Editorial


 

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The Metalforming Industry Loses a True Ambassador

By: Brad Kuvin

Tuesday, January 1, 2019
 

Ambassador: A person who acts as a representative or promoter of a specified activity; a campaigner, promoter, champion. George Keremedjiev, a metalforming-industry ambassador and electronic-sensor control-mechanism specialist, penned his first column for MetalForming magazine in April 1986. In it, he stressed:

“If the American metalforming industry is to effectively compete with its overseas counterparts, it must be well-versed in the automation field, as its competitors are.”

With that column, George launched what would be a more than 30-yr. relationship with our readers, the Precision Metalforming Association (PMA) and the entire industry. A devoted champion of U.S. manufacturers, George began his tenure with us as the electronic automation manager for Bihler of America, then launched his own company in mid-1986, called Tecknow Education Services.

Sadly, George Keremedjiev passed away on November 17, 2018, at the age of 66. His passing leaves a huge void.

“He was one of the brightest minds in the development of sensor and control programs to optimize pressrooms,” says Bob Braswell, senior partner at Consultamex. Bob and George worked closely for more than 20 years conducting seminars and in-plant training programs. “George developed and taught stampers around the world best practices for preventing downtime caused by die crashes,” adds Braswell. “His tireless work to push metalformers to be more productive and to error-proof their processes is a testimony to the great value he has delivered to our industry.”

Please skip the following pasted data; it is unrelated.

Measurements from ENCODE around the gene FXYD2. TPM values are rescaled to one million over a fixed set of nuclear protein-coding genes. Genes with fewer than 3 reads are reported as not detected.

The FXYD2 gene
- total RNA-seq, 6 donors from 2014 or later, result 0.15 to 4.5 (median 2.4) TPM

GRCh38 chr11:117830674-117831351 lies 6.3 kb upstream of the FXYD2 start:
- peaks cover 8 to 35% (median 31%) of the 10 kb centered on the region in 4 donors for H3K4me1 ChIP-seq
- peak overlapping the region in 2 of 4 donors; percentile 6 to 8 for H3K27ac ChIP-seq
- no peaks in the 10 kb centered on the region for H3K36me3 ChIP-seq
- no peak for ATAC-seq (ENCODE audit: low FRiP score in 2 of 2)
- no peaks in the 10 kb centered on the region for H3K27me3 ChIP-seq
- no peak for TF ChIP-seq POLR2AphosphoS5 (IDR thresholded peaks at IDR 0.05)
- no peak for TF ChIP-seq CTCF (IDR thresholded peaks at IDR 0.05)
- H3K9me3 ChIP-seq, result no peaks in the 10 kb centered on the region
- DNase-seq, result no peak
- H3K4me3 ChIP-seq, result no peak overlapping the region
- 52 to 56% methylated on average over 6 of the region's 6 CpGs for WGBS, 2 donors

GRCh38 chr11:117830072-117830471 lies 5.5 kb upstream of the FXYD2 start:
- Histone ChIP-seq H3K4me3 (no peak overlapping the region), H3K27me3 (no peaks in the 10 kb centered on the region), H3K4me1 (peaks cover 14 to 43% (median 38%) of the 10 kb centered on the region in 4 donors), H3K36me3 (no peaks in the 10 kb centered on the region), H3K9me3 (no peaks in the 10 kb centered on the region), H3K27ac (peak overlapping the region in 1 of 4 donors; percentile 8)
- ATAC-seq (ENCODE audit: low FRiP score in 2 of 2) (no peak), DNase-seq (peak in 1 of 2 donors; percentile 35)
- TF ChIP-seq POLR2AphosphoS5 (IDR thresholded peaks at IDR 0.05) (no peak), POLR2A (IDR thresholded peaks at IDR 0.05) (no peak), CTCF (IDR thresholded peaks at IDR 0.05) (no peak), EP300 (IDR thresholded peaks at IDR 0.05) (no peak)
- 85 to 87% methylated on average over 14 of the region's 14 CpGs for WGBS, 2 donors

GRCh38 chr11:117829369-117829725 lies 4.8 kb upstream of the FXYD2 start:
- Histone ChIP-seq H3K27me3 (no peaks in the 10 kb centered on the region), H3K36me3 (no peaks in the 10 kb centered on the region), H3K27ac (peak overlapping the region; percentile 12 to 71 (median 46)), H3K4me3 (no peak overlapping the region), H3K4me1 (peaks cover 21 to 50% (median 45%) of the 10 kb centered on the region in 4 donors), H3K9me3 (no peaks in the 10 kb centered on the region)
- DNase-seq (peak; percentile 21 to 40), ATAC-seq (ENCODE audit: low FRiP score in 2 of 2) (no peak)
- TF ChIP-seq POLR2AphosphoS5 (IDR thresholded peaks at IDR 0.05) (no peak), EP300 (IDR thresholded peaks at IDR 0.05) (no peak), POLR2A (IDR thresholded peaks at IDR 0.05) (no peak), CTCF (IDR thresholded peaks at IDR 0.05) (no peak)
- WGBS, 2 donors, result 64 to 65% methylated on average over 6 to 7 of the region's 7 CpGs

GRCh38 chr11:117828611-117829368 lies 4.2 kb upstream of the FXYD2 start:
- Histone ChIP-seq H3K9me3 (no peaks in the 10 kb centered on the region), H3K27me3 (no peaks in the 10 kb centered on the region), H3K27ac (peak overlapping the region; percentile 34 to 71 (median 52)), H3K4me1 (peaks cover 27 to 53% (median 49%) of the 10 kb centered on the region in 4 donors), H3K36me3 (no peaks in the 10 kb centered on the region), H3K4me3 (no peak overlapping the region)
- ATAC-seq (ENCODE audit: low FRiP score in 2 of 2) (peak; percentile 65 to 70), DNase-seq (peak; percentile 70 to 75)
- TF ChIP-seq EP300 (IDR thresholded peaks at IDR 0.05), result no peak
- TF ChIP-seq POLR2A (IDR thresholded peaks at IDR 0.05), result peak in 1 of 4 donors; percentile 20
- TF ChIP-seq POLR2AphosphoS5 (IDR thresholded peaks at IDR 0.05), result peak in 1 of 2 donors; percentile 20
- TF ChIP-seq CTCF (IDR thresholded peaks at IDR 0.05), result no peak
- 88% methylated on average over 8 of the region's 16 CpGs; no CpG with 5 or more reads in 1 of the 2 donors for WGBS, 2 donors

George consulted with many metalformers over the years, and I am sure through his columns in MetalForming influenced the operational efficiency of many others. We have shared some of these success stories in our pages, including that of Larsen & Shaw, in Walkerton, Ontario, Canada. President and CEO Mary Jane Bushell, reflecting on her company’s work with George, says:

“As I reflect on our experience with George, which started in 2011, I come to realize that through our work with him inhouse, our exploration trips and his on-going mentorship, there really isn't an area of our company that he did not influence in a positive way. Because of his constant challenging of the status quo, he helped us become a better company. I used to joke, ‘George has been here an hour and I'm already irritated.’ Of course, I recognized that irritation in this case meant that he was pushing us to see beyond our current boundaries. His common question was, 'why wouldn't you want to?’ He had faith that researching simply for the sake of learning would ultimately yield positive, measurable results. There was a paradigm shift happening.

“There is simply no question that we are a more focused and more competitive company as a result of George's work with us, and his passion for the industry. We will miss him and can assure you that his legacy will live on within our walls for eternity.”

We have lost not only a great expert and ambassador, but also a dear friend of our industry. It has been an honor to work with George since I started with MetalForming magazine in 2000. He will be greatly missed.

 

See also: Tecknow Education Services, Inc.


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